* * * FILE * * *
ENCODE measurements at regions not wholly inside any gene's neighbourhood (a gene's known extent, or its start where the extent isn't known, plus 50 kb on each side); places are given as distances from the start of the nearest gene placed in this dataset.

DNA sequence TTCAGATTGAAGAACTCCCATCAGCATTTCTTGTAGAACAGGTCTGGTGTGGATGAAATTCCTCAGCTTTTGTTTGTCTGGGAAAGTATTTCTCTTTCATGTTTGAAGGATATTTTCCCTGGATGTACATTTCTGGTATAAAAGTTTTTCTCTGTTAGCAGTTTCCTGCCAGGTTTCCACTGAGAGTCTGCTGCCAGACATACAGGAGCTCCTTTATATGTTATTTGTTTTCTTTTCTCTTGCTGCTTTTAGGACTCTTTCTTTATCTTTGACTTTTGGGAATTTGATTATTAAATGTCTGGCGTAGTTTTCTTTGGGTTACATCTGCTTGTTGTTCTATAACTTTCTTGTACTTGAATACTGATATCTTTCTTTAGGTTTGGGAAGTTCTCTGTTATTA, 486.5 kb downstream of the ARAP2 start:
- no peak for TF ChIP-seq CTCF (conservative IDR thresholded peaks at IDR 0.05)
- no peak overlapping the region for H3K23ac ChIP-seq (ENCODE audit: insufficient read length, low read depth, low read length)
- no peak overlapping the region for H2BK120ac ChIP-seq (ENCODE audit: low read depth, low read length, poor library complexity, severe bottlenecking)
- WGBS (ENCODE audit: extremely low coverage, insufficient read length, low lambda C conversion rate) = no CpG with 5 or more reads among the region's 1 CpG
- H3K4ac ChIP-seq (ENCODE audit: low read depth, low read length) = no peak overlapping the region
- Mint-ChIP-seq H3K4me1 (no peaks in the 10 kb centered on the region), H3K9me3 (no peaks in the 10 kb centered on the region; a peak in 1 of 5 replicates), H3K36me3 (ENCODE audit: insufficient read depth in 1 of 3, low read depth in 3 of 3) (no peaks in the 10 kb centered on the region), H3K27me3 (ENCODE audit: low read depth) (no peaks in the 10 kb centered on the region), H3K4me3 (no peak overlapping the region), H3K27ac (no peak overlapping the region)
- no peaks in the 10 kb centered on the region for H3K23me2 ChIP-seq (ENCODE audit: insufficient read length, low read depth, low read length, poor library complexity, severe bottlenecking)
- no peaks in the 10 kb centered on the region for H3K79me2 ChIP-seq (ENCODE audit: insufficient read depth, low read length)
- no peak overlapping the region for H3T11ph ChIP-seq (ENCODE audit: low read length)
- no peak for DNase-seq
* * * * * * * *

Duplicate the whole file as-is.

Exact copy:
ENCODE measurements at regions not wholly inside any gene's neighbourhood (a gene's known extent, or its start where the extent isn't known, plus 50 kb on each side); places are given as distances from the start of the nearest gene placed in this dataset.

DNA sequence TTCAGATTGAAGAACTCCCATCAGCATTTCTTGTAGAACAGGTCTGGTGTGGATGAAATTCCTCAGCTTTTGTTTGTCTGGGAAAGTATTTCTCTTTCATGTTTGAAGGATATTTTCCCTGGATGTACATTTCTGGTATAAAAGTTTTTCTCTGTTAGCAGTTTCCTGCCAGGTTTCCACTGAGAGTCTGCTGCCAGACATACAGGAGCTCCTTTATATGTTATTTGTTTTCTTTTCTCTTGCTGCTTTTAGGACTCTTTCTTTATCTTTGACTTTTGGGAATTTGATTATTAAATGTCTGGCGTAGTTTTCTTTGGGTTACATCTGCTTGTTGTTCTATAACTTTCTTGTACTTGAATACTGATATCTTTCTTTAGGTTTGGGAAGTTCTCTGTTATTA, 486.5 kb downstream of the ARAP2 start:
- no peak for TF ChIP-seq CTCF (conservative IDR thresholded peaks at IDR 0.05)
- no peak overlapping the region for H3K23ac ChIP-seq (ENCODE audit: insufficient read length, low read depth, low read length)
- no peak overlapping the region for H2BK120ac ChIP-seq (ENCODE audit: low read depth, low read length, poor library complexity, severe bottlenecking)
- WGBS (ENCODE audit: extremely low coverage, insufficient read length, low lambda C conversion rate) = no CpG with 5 or more reads among the region's 1 CpG
- H3K4ac ChIP-seq (ENCODE audit: low read depth, low read length) = no peak overlapping the region
- Mint-ChIP-seq H3K4me1 (no peaks in the 10 kb centered on the region), H3K9me3 (no peaks in the 10 kb centered on the region; a peak in 1 of 5 replicates), H3K36me3 (ENCODE audit: insufficient read depth in 1 of 3, low read depth in 3 of 3) (no peaks in the 10 kb centered on the region), H3K27me3 (ENCODE audit: low read depth) (no peaks in the 10 kb centered on the region), H3K4me3 (no peak overlapping the region), H3K27ac (no peak overlapping the region)
- no peaks in the 10 kb centered on the region for H3K23me2 ChIP-seq (ENCODE audit: insufficient read length, low read depth, low read length, poor library complexity, severe bottlenecking)
- no peaks in the 10 kb centered on the region for H3K79me2 ChIP-seq (ENCODE audit: insufficient read depth, low read length)
- no peak overlapping the region for H3T11ph ChIP-seq (ENCODE audit: low read length)
- no peak for DNase-seq